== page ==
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Sun, Oct 29th, 2000
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Changes in Music:
Good or Bad?
By Chris GuttormsonMonday, October 30, 2000

How does the music of today reflect the personalities of its listeners?

There have been many changes in music over the past two decades (and over several decades). The question arises, "Are these changes always good?" I've asked myself this many times. Most of the time music seems to be somewhat (if not directly) related to the personality of the person listening to it.

If we go back to the fifties, a young man named Elvis Presley burst on to the music scene. This was wonderful timing for many teenagers who wanted to let loose and have some fun. This new "Rock and Roll" music gave them a great outlet to do just that.

We could cite examples like that for all the years following, but let's jump ahead. The eighties saw a rise in the "Hair Band" Heavy Metal. These new bands took their cues from such theatrical rock bands before them such as KISS. This new brand of heavy metal was much more colorful and lively than that of the rock before. It reinforced the eighties party attitude.

The nineties were itching for something a little darker. People wanted something with a little more "meat" to it than the light hearted metal of the previous decade. In came grunge. The early nineties saw a rise in this music, led by bands like Nirvana and Pearl Jam. This time people grew quickly tired of the depressed attitude of the genre and craved something a little happier.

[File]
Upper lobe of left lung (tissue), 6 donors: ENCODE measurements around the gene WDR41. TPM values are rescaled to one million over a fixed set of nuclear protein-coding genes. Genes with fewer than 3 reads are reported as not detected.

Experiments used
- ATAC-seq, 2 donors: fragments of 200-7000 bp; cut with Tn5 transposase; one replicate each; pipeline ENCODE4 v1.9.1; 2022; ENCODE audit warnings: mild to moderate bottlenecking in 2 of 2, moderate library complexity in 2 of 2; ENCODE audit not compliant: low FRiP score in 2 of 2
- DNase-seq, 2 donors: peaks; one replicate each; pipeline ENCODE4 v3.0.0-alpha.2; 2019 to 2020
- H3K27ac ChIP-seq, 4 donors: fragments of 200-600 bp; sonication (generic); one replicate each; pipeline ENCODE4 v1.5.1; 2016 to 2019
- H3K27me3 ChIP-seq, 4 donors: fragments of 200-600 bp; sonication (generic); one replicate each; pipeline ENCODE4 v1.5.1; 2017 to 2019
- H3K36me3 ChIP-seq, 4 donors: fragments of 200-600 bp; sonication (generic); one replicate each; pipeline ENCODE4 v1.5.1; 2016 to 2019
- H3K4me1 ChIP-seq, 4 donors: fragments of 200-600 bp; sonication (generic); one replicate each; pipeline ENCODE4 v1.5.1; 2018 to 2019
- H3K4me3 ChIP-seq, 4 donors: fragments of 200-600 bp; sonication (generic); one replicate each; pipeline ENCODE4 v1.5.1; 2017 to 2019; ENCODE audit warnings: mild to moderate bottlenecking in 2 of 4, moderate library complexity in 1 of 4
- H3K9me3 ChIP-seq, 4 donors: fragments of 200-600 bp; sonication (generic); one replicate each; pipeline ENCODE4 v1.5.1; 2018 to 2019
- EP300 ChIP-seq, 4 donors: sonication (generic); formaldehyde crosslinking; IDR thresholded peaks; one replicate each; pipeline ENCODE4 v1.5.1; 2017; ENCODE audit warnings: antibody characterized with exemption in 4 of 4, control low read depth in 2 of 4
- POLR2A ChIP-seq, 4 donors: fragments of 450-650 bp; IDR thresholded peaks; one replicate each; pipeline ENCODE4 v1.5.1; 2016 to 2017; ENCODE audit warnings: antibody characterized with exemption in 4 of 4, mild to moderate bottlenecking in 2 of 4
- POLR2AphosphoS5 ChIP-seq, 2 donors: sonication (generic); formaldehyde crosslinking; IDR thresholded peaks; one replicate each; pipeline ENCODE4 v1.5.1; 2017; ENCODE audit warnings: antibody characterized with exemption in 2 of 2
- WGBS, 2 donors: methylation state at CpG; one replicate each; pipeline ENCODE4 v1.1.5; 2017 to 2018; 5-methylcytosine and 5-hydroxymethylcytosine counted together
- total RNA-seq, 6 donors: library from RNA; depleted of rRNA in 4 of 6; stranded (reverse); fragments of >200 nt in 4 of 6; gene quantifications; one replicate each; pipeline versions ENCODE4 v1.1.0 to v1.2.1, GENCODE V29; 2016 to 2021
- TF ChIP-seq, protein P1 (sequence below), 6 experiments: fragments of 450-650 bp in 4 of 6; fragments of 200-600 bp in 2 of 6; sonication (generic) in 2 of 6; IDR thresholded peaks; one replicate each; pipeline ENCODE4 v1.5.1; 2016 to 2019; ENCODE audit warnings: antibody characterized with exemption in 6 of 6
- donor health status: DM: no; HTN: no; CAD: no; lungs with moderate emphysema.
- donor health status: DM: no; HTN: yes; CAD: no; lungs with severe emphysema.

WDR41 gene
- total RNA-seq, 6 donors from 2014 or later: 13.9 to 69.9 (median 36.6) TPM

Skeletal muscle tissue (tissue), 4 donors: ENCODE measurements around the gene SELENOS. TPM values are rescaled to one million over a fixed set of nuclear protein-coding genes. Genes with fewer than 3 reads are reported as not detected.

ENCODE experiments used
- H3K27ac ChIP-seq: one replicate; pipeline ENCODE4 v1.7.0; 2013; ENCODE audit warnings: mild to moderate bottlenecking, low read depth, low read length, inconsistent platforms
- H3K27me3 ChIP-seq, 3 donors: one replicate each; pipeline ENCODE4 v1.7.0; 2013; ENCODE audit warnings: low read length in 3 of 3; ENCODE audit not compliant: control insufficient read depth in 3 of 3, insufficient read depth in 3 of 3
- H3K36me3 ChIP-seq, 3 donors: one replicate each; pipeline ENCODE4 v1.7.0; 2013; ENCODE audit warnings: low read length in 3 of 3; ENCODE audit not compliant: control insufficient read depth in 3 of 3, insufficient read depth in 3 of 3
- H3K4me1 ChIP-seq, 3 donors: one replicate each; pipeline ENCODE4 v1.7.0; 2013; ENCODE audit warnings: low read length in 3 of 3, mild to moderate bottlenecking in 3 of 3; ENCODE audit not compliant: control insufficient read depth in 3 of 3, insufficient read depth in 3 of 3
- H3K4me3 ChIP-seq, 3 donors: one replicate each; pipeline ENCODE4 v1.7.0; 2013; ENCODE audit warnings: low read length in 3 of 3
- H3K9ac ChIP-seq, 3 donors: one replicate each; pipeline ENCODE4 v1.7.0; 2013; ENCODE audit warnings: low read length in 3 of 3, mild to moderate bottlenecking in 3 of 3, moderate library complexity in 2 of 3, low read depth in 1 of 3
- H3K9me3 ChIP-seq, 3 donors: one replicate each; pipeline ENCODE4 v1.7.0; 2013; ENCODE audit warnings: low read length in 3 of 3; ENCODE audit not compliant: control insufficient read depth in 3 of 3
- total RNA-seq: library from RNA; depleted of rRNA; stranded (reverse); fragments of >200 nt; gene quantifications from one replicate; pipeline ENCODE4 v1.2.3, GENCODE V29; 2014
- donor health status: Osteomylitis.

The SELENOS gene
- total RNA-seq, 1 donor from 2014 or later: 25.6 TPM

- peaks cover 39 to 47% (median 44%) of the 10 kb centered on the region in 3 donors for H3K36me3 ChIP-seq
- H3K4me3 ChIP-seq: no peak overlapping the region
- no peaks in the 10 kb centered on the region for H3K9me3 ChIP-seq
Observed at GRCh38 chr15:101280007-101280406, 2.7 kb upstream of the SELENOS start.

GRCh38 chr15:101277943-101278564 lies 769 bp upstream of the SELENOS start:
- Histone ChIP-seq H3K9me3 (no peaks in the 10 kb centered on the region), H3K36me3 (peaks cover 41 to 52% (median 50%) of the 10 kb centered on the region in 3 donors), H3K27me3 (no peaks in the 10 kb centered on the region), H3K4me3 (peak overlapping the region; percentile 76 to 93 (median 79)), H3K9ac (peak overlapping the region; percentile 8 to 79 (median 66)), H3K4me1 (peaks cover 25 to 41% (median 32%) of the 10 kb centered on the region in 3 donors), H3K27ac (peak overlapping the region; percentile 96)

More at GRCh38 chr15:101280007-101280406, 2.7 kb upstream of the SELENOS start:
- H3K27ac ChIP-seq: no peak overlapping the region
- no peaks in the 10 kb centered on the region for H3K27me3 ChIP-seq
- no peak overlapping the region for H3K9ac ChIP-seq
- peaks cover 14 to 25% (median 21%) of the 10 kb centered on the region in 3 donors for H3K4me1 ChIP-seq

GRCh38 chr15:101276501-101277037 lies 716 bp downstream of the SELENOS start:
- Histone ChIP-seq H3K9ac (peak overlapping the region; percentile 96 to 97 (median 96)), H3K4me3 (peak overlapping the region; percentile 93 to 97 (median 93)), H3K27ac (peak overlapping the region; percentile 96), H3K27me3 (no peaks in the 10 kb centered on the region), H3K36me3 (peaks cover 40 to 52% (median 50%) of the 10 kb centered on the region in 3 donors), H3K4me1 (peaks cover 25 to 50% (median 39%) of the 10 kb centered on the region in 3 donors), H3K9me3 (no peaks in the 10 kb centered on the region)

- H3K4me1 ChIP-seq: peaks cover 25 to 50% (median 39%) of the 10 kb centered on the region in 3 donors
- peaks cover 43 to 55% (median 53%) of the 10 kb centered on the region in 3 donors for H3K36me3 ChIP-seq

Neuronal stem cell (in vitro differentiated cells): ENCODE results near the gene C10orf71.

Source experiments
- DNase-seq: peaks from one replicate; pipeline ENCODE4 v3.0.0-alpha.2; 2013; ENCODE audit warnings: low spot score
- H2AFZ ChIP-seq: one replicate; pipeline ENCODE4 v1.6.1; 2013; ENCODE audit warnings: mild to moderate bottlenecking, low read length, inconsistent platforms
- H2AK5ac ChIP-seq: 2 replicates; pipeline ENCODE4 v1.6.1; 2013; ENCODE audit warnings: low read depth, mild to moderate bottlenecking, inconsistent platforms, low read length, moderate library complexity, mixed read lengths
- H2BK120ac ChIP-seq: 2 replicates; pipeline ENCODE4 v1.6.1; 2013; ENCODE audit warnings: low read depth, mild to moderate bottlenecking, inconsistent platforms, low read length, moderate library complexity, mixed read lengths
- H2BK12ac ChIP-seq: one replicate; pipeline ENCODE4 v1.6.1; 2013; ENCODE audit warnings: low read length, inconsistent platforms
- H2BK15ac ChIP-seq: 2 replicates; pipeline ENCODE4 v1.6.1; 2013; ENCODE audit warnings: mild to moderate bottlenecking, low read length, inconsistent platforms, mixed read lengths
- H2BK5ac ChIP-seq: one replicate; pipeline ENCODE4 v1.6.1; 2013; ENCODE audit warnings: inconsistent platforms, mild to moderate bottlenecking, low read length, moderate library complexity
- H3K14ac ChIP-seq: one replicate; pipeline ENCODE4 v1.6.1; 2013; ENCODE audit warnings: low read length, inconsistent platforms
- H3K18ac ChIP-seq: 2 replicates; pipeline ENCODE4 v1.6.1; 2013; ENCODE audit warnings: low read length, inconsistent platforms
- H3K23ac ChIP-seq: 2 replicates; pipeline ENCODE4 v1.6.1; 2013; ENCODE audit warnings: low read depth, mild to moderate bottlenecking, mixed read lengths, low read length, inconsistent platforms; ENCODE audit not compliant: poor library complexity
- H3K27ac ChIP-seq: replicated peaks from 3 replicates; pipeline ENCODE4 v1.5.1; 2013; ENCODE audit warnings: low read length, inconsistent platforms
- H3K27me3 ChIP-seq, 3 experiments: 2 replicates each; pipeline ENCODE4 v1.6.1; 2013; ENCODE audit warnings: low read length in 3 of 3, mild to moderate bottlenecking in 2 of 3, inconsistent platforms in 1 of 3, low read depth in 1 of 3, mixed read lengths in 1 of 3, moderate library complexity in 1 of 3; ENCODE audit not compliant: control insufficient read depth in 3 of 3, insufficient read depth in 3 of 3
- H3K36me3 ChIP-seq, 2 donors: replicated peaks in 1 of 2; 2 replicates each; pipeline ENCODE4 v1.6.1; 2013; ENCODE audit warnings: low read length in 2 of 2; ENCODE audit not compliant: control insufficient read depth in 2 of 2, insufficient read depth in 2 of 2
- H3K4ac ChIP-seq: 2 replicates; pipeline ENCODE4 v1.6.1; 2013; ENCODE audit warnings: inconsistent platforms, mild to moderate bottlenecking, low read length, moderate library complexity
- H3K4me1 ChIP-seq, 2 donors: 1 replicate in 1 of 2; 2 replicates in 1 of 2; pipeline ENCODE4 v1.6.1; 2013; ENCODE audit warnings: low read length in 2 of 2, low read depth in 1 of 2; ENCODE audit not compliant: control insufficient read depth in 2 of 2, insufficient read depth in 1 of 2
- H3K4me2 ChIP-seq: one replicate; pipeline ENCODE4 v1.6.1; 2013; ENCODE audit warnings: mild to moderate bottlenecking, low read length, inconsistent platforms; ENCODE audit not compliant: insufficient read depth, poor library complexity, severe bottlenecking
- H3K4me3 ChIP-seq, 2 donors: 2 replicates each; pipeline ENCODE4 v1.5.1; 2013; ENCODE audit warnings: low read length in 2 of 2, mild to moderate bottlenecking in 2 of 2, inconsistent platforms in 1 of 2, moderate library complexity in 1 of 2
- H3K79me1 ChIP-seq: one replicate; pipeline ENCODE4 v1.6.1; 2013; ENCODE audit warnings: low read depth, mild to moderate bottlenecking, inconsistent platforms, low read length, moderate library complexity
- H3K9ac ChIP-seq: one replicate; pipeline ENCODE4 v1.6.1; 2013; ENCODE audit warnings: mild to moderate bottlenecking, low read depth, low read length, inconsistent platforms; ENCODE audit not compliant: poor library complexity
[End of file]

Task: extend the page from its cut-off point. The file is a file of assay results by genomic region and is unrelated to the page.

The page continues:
The so called "Top 40" pop groups began growing in popularity in the middle to end of the nineties. This saw a rise in the "Boy Bands" such as the Backstreet Boys, N'Sync, 98 Degrees, etc... Many people have called these bands "Manufactured Bands" for the fact that they are many times thrown together by a rich person with a craving for some part of the music business. This is where I begin to wonder about the music (and listeners) of today. These sorts of groups (and many others, even some in years past) don't play instruments or write their own music. I personally have a difficult time appreciating groups like this.

Being in a band myself, I have come to realize the tremendous amount of time it must take to create the music that eventually finds its way to the top of the charts. Many times the people responsible for this music receive recognition only at a few awards ceremonies. Needless to say, I have acquired a greater respect for the musicians and song writers of all generations.

So what does this say about the music listeners of today?

No matter how drastically music changes over time, it will always generally reflect the attitudes and personalities of the time. Thank goodness polkas and waltzes are reserved for the enjoyment of our grandparents (ha)!

Where does this leave us in the year 2000?

What will the attitudes be and how will music change and evolve?

And in the same respect, how will people change and evolve?

Chris Guttormson is a senior at Fillmore Central High School in Harmony.

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